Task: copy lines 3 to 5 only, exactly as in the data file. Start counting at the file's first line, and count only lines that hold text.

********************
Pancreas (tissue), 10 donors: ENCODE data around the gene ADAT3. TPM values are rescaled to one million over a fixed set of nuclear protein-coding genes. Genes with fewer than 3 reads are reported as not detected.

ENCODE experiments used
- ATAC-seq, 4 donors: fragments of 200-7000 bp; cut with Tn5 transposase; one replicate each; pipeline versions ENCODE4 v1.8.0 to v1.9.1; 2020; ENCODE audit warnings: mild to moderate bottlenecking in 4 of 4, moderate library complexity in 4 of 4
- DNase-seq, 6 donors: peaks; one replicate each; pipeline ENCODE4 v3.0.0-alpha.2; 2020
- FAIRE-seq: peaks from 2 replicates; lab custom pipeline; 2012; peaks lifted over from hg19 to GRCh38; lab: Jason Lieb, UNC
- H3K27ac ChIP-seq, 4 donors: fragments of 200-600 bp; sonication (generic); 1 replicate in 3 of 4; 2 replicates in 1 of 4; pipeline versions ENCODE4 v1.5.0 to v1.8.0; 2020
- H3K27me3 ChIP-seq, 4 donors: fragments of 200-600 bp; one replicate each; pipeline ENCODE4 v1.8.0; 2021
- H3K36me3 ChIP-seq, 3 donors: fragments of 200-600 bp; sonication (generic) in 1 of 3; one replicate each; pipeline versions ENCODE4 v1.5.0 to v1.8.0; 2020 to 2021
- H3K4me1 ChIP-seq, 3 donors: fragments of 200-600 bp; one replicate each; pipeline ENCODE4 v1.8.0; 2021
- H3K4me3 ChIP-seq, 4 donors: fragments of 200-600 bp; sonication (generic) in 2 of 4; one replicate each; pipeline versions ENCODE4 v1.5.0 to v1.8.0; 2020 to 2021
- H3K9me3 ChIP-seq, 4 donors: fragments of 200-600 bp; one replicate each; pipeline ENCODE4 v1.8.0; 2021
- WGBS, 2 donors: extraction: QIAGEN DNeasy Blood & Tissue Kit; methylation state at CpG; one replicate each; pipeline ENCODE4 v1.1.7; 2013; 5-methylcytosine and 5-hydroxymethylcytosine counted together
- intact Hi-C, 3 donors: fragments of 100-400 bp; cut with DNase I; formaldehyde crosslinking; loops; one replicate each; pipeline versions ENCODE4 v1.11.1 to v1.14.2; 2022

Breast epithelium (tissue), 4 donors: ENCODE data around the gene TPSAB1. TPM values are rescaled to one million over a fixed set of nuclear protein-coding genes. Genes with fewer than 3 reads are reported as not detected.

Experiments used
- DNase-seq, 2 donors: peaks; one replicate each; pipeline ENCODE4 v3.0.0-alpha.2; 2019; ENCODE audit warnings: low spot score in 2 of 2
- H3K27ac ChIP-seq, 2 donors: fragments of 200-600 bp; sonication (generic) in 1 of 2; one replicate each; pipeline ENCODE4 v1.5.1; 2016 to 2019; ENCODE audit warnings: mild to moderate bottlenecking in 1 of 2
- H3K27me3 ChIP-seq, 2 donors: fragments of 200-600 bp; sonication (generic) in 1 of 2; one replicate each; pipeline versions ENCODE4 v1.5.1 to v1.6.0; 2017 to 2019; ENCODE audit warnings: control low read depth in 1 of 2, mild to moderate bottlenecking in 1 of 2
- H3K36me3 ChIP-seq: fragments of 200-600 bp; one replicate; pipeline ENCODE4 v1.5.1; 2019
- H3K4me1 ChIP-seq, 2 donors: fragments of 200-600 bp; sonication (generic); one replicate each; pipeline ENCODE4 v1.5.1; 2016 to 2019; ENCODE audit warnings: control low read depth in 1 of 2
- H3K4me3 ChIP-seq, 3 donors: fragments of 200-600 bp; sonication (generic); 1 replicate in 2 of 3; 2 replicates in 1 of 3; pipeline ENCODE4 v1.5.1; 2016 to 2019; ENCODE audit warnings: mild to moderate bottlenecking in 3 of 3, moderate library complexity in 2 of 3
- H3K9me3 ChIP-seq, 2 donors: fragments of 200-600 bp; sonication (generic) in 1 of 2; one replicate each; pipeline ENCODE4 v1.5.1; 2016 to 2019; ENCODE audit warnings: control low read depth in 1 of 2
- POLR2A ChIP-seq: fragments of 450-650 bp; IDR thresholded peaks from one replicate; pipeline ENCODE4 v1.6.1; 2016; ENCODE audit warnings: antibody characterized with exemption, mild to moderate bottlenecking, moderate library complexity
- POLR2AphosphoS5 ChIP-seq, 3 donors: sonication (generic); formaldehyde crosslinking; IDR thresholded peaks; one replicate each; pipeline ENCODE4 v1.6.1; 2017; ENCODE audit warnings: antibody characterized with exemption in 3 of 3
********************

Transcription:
- ATAC-seq, 4 donors: fragments of 200-7000 bp; cut with Tn5 transposase; one replicate each; pipeline versions ENCODE4 v1.8.0 to v1.9.1; 2020; ENCODE audit warnings: mild to moderate bottlenecking in 4 of 4, moderate library complexity in 4 of 4
- DNase-seq, 6 donors: peaks; one replicate each; pipeline ENCODE4 v3.0.0-alpha.2; 2020
- FAIRE-seq: peaks from 2 replicates; lab custom pipeline; 2012; peaks lifted over from hg19 to GRCh38; lab: Jason Lieb, UNC